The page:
Roland JV series sound modules (such as the JV-90, JV-1080, etc, or series based upon it such as the XP series) often seem confusing to many people. Although Roland's user manuals are serviceable in their content (ie, they do contain most of the information that you need to know), some folks seem to find the language and presentation a bit too jargon-ish and terse. This article attempts to give you a broader understanding of the design of a typical Roland sound module, so that when you dig into the user manual for specific details, the manual will make more sense to you.


A typical Roland multitimbral module such as the JV-90 has numerous banks of patches. According to the MIDI specification, a MIDI bank can have, at most, 128 patches in it. But Roland often arranges patches into smaller "groups" so that they better map out to buttons upon the front panel. For example, Roland often puts 16 buttons on the front panel (dedicated to the selection of patches), in 2 rows of 8. The top row selects among 8 "subgroups" of patches. In each subgroup, there are 8 patches, and you select among those 8 using the bottom row. In this way, you always have access to 8 patches via one button per patch (ie, each bottom row button selects a different patch). You don't need to press 2 buttons in order to switch between patches, as long as you stick with those 8 patches. Of course, if you want to switch to a different subgroup of 8 patches, then you have to use the top row of buttons as well. Now, there are a total of 8 times 8 (ie, 8 subgroups of 8 patches each), or 64 patches that you can switch to at any given moment using Roland's grouping of 16 buttons on the front panel. So that's why Roland tends to arrange patches into groups of 64. Roland typically refers to such a "partial MIDI bank" (ie, half of a full, 128 patch MIDI bank) as a "Patch Group".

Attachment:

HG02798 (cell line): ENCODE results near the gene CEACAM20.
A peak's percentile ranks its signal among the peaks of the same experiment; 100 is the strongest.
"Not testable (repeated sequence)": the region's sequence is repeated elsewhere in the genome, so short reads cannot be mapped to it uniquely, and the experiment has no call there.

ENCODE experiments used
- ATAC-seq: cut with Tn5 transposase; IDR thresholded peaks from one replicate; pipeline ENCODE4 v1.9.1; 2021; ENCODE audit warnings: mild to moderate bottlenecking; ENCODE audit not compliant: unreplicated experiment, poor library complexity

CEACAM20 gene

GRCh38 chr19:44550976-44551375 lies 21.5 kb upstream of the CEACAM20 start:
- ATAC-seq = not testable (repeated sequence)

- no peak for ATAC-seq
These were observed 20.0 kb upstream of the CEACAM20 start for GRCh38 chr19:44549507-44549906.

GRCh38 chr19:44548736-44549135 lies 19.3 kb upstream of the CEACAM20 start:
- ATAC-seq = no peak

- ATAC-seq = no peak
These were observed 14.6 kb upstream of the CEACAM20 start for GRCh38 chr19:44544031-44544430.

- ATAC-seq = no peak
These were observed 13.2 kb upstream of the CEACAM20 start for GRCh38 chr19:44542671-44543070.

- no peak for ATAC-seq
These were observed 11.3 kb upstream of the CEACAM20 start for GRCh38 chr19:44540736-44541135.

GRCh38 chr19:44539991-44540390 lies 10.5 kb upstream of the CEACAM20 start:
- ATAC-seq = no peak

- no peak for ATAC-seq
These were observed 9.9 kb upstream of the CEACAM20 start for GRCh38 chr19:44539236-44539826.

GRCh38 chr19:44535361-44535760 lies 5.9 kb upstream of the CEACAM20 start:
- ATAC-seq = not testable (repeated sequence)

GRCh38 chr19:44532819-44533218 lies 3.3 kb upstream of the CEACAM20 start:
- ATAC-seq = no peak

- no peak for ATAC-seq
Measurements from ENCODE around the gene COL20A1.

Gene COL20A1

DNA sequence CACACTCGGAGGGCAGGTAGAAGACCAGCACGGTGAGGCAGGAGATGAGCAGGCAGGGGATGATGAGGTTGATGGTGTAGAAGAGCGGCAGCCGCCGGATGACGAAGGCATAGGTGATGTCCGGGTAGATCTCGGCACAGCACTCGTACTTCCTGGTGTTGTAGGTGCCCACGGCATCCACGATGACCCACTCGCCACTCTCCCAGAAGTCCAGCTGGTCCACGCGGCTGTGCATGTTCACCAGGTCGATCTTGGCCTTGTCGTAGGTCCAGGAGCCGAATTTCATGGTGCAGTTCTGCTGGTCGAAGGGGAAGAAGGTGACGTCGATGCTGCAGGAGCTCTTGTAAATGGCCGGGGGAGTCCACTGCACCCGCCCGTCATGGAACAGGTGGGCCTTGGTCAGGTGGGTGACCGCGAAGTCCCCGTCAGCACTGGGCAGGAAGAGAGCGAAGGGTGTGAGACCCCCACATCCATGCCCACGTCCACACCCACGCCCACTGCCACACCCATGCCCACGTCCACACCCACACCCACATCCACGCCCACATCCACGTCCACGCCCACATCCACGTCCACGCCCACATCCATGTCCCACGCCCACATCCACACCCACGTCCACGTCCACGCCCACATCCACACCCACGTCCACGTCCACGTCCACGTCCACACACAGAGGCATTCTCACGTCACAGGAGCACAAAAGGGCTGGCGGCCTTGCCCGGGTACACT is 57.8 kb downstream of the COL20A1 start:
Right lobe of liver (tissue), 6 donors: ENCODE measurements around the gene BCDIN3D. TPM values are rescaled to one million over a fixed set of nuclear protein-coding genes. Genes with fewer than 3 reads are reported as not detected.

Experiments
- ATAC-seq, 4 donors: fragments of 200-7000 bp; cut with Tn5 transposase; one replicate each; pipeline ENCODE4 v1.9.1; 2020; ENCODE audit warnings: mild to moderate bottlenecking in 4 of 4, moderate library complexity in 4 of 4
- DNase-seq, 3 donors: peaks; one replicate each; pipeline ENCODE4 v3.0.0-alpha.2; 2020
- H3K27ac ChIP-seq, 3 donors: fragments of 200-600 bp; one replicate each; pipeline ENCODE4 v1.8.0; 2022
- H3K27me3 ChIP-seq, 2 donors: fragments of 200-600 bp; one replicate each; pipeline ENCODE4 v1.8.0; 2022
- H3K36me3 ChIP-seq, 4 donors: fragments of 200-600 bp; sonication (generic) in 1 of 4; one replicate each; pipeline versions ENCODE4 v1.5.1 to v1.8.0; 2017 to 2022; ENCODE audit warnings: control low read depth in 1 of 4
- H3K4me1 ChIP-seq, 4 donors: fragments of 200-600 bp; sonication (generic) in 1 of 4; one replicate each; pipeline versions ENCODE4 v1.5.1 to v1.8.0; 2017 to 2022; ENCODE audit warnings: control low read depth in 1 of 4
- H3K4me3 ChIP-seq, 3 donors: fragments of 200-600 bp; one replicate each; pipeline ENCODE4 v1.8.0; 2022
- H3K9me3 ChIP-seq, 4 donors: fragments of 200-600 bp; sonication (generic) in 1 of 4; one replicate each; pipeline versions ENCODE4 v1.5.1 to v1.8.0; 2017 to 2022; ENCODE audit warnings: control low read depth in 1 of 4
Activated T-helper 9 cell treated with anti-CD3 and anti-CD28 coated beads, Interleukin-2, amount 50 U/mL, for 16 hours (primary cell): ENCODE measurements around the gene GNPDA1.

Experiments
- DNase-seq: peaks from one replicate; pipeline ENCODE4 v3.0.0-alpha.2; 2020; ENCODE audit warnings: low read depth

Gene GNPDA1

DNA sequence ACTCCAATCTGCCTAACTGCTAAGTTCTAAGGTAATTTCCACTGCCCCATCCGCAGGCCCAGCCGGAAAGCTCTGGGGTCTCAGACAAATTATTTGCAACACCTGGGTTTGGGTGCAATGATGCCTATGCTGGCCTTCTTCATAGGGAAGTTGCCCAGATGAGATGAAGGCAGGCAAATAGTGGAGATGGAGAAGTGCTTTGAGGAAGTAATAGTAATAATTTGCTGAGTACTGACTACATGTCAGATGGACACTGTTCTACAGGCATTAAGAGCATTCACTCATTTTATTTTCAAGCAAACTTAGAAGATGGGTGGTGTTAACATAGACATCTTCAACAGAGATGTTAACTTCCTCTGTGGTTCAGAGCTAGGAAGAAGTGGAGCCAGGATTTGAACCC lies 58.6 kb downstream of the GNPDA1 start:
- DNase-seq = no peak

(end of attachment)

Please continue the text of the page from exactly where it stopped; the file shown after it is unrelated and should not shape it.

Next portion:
To switch the buttons to select between 64 other patches (ie, a different Patch Group), then you usually need to press one of the "Patch Group" buttons on the Roland. Roland gives various "labels" to these Patch Groups. Groups which are stored in a ROM chip are typically labeled with letters following the word "Preset", for example, the first 4 groups in ROM may be labeled as "Preset A", "Preset B", "Preset C", and "Preset D". Since these patches are in ROM (ie, READ-ONLY MEMORY), you can't store any edits you make to them (unless you store the newly edited patch into some patch location in a RAM-located "User" group, thus overwriting that user patch). Hence the designation "Preset". Typically, Roland also provides some battery-backed RAM where you can store your own, customized patches. There may be one or more Patch Groups in this RAM, and they are typically labeled with letters following the word "User" or "Internal", for example the first 4 groups in RAM may be labeled as "User A", User B", "User C", and "User D". You can edit these patches and store your changes back to those patch locations in RAM.